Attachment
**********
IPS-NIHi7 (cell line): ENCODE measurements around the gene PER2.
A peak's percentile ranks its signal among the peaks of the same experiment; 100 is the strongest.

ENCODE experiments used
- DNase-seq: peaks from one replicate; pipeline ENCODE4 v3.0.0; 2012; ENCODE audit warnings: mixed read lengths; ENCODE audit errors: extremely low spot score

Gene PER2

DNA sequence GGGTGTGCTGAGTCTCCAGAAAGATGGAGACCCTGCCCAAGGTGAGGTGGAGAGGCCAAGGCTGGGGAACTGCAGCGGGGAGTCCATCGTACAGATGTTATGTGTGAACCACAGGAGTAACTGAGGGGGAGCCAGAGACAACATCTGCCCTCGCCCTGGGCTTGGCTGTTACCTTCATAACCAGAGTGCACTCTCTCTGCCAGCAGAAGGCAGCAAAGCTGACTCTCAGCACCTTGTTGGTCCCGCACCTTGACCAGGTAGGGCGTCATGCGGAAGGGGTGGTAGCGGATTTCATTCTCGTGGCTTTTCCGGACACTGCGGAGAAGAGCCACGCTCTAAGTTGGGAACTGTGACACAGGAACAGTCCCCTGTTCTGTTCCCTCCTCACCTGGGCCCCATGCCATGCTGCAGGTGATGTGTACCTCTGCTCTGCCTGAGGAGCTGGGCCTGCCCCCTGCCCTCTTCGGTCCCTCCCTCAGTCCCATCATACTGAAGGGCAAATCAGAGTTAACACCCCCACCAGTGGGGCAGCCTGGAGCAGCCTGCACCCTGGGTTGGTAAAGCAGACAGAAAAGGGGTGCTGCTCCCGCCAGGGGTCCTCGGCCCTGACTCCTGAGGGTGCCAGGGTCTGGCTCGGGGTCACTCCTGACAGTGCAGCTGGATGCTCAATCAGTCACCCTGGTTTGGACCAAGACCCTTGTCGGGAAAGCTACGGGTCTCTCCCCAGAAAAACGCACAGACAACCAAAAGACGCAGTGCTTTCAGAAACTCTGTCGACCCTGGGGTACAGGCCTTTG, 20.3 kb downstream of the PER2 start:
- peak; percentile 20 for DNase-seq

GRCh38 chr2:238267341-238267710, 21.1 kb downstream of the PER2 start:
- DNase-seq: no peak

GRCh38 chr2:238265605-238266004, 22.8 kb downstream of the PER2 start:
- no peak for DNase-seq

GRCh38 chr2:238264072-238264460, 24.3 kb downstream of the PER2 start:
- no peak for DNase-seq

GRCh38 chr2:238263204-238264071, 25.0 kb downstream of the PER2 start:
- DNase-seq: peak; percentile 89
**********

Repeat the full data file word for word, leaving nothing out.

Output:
IPS-NIHi7 (cell line): ENCODE measurements around the gene PER2.
A peak's percentile ranks its signal among the peaks of the same experiment; 100 is the strongest.

ENCODE experiments used
- DNase-seq: peaks from one replicate; pipeline ENCODE4 v3.0.0; 2012; ENCODE audit warnings: mixed read lengths; ENCODE audit errors: extremely low spot score

Gene PER2

DNA sequence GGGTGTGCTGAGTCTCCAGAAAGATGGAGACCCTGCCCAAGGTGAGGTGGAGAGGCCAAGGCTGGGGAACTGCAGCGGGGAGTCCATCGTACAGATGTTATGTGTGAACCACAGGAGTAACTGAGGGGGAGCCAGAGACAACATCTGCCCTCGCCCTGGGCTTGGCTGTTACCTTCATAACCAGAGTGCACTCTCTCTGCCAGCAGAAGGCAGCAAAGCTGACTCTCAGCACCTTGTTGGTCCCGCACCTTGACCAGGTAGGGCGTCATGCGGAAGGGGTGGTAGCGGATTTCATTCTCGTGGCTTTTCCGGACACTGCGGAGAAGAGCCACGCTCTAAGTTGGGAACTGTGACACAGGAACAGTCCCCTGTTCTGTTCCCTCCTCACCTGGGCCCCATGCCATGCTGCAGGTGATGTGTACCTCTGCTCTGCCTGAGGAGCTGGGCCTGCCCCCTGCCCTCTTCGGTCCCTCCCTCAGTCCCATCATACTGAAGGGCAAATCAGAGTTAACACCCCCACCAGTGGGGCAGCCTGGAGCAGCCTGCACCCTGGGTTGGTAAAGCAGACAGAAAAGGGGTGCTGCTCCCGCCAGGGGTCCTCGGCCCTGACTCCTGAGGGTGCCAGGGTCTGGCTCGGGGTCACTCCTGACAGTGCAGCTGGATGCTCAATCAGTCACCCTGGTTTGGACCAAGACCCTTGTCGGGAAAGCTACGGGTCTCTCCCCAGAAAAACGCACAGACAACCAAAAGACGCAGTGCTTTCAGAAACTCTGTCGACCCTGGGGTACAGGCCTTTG, 20.3 kb downstream of the PER2 start:
- peak; percentile 20 for DNase-seq

GRCh38 chr2:238267341-238267710, 21.1 kb downstream of the PER2 start:
- DNase-seq: no peak

GRCh38 chr2:238265605-238266004, 22.8 kb downstream of the PER2 start:
- no peak for DNase-seq

GRCh38 chr2:238264072-238264460, 24.3 kb downstream of the PER2 start:
- no peak for DNase-seq

GRCh38 chr2:238263204-238264071, 25.0 kb downstream of the PER2 start:
- DNase-seq: peak; percentile 89